MS. PSAKI: But we’re talking about what’s legally required in a congressional bill as it relates to the Palestinian funding.

QUESTION: And Congress can apply whatever conditions it wishes or does not wish to, to either side, and there are no conditions that I’m aware of imposed on the state of Israel. So I get that. What I still don’t understand, though, is why you are not able to state categorically – if what you’re saying is right, that all you’re talking about here is congressional action – why you won’t say, “Look, we’ll do whatever the law obliges us to, but that’s it. We’re not looking at other things with regard to the money.”

MS. PSAKI: Because, Arshad, I’m not going to preview or discuss internal discussions. I conveyed to you what our focus is on, and beyond that I don’t have anything further to add.

The briefing offered no update on the State Department concern over that settler attack on an American official convoy to view a Palestinian village in the West Bank. “We’re still working with Israeli authorities on their investigation,” Psaki said.

Update: An earlier version of this piece said there had never been any consequences from the US government for Israeli settlement building. More than two decades ago, US presidents did threaten.


Phil Weiss and Annie Robbins

Philip Weiss is Founder and Co-Editor of Annie Robbins is Editor at Large for Mondoweiss

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34 Responses

  1. a blah chick on January 6, 2015, 10:23 am

    Here’s the short version:

    Congress approves the aid to both parties and since they won’t let us cut Israeli aid we can only go after the Palestinians.

    • CigarGod on January 7, 2015, 9:55 am

      Yeah, it seems…even tho both $sums come from congress…the state department only has the flexibility to threaten palestinian funds. Id like to know the – clause – in any documented policy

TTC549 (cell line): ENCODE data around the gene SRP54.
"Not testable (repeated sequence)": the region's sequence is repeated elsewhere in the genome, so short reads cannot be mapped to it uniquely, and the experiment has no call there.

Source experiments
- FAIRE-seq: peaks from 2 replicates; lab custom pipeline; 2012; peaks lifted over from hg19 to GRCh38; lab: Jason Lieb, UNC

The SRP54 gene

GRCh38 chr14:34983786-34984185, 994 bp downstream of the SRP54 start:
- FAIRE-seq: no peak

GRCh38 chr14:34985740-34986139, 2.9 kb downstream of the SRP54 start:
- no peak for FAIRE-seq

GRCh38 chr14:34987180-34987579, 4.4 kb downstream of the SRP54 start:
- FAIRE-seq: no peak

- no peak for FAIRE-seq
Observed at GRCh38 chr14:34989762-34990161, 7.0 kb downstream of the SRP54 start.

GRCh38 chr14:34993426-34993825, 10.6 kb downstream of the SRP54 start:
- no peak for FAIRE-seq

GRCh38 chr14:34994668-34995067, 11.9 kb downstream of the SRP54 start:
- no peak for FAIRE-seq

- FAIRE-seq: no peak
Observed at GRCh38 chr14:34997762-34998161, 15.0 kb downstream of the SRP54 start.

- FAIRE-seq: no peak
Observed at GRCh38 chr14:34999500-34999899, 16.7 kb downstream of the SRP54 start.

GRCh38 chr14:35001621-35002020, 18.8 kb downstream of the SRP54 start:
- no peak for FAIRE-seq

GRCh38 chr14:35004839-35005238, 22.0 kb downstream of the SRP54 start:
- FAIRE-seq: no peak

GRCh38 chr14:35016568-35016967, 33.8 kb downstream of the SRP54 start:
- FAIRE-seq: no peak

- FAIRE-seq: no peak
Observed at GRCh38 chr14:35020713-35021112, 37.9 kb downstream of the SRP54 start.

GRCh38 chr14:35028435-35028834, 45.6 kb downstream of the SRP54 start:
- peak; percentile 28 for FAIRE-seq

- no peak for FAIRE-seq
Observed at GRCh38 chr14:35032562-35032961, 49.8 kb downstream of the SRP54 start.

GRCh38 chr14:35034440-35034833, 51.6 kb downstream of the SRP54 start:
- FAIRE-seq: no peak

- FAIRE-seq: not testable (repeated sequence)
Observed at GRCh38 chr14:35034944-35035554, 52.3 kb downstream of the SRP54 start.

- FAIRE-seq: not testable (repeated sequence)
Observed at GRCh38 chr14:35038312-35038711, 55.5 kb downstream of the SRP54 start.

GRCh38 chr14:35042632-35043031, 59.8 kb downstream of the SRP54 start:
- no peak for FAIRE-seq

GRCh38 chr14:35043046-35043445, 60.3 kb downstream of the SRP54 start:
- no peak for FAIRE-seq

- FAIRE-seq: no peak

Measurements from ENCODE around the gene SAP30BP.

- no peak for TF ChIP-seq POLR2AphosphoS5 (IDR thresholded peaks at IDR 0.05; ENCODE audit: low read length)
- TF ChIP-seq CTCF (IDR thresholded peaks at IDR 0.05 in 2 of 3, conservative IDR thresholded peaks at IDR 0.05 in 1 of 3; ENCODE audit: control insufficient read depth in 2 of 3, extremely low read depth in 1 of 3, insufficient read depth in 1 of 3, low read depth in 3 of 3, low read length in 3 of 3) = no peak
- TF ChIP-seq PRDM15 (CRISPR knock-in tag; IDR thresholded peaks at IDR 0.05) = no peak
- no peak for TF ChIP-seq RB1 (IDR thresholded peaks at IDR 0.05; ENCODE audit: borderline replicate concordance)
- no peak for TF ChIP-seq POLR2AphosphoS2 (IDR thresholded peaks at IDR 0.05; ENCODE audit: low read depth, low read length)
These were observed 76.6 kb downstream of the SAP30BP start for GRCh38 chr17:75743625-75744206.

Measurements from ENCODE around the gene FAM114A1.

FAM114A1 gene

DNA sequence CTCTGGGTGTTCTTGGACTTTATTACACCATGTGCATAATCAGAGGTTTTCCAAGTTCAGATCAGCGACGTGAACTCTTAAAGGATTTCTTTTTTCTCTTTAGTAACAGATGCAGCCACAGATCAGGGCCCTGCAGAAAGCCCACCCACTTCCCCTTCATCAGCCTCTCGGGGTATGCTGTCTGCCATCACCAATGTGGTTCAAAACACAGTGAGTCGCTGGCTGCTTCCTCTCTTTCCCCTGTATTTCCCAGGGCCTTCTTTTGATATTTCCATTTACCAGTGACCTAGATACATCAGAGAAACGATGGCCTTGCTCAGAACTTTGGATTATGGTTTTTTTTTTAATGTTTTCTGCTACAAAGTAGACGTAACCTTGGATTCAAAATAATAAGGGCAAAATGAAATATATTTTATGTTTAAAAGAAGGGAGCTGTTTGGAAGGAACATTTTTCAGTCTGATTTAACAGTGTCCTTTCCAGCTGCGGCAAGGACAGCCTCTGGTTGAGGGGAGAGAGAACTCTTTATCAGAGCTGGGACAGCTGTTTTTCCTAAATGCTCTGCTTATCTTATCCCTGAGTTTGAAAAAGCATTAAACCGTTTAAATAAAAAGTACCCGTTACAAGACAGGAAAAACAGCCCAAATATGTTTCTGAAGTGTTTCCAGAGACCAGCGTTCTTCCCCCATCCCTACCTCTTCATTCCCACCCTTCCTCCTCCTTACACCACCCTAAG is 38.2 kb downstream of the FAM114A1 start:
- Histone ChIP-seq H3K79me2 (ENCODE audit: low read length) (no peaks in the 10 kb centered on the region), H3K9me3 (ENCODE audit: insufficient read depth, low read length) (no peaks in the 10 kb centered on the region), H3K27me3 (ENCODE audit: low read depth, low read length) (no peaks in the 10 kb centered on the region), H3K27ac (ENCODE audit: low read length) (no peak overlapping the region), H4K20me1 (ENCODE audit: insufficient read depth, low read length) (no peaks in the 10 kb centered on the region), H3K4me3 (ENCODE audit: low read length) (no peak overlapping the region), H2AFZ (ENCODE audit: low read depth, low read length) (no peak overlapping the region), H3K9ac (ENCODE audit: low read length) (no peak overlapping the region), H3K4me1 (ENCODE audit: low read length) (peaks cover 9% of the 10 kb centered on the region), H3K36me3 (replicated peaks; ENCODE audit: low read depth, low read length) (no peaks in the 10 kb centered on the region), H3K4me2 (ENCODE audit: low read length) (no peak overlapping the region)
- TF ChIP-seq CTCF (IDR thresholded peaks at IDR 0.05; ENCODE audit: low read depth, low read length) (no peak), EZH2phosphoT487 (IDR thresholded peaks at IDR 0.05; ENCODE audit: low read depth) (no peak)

Law that allows this.

  2. annie on January 6, 2015, 10:40 am

    hmm, i think congress passed a bill a month ago saying the US would stop funding the PA if they joined the ICC and there was some clause on it that the president couldn’t wave it, so in this regard i’m not sure state can do anything about this. i think that is what psaki is saying.

    U.S. slams freeze on Palestinian tax money: We warned Israel it would cause tensions

    The U.S. State Department said Monday that the Obama administration opposed Prime Minister Benjamin Netanyahu’s decision to freeze the transfer of tax revenues to the Palestinian Authority in response to the latters’ efforts to join the International Criminal Court in The Hague…

    A senior Israeli official said on Sunday Jerusalem would be contacting pro-Israel members of the U.S. Congress to ensure the enforcement of legislation stipulating that if the Palestinians initiate any action against Israel at the ICC, the State Department would have to stop American aid to the PA, which comes to some $400 million annually. The stop-gap funding bill was passed in Congress last month.

    Both houses of the new Congress to be seated later this month will be controlled by the Republican Party, with many key positions filled by senators and representatives who are pro-Israel and anti-Palestinian. The law regarding the Palestinians initiating action at the ICC is strongly worded and states that President Barack Obama cannot waive a decision to halt aid to the PA.

    The U.S. administration is concerned about the ramifications of halting the financial assistance, which is liable to make it impossible for the PA to pay the salaries of tens of thousands of employees. Although Arab states have promised to provide the PA with a financial security net, the Americans believe that, as in the past, the Arab states won’t cough up the money they promised and won’t work to keep the PA afloat.

    • Blownaway on January 6, 2015, 12:41 pm

      Peter Beinart does a good job in Haaretz evicerating the Ross piece in Haaretz today and to your point the best thing that can happen is defunding the PA as a tool of the occupation from Paul Pillar today in The National Interest
      The PA was established two decades ago as supposedly a means to transition from naked occupation to a Palestinian state. Not only have the scheduled dates for that transition already gone far, far into the past; the PA has occupied a role that has made it more of an impediment to creation of a Palestinian state than the facilitator of one. With the PA existing as an entity that is supposed to have some state-like qualities but not be a state, Israelis who—like those currently in power in Jerusalem—oppose creation of a Palestinian state are able to have things both ways to keep such a state from ever coming into being.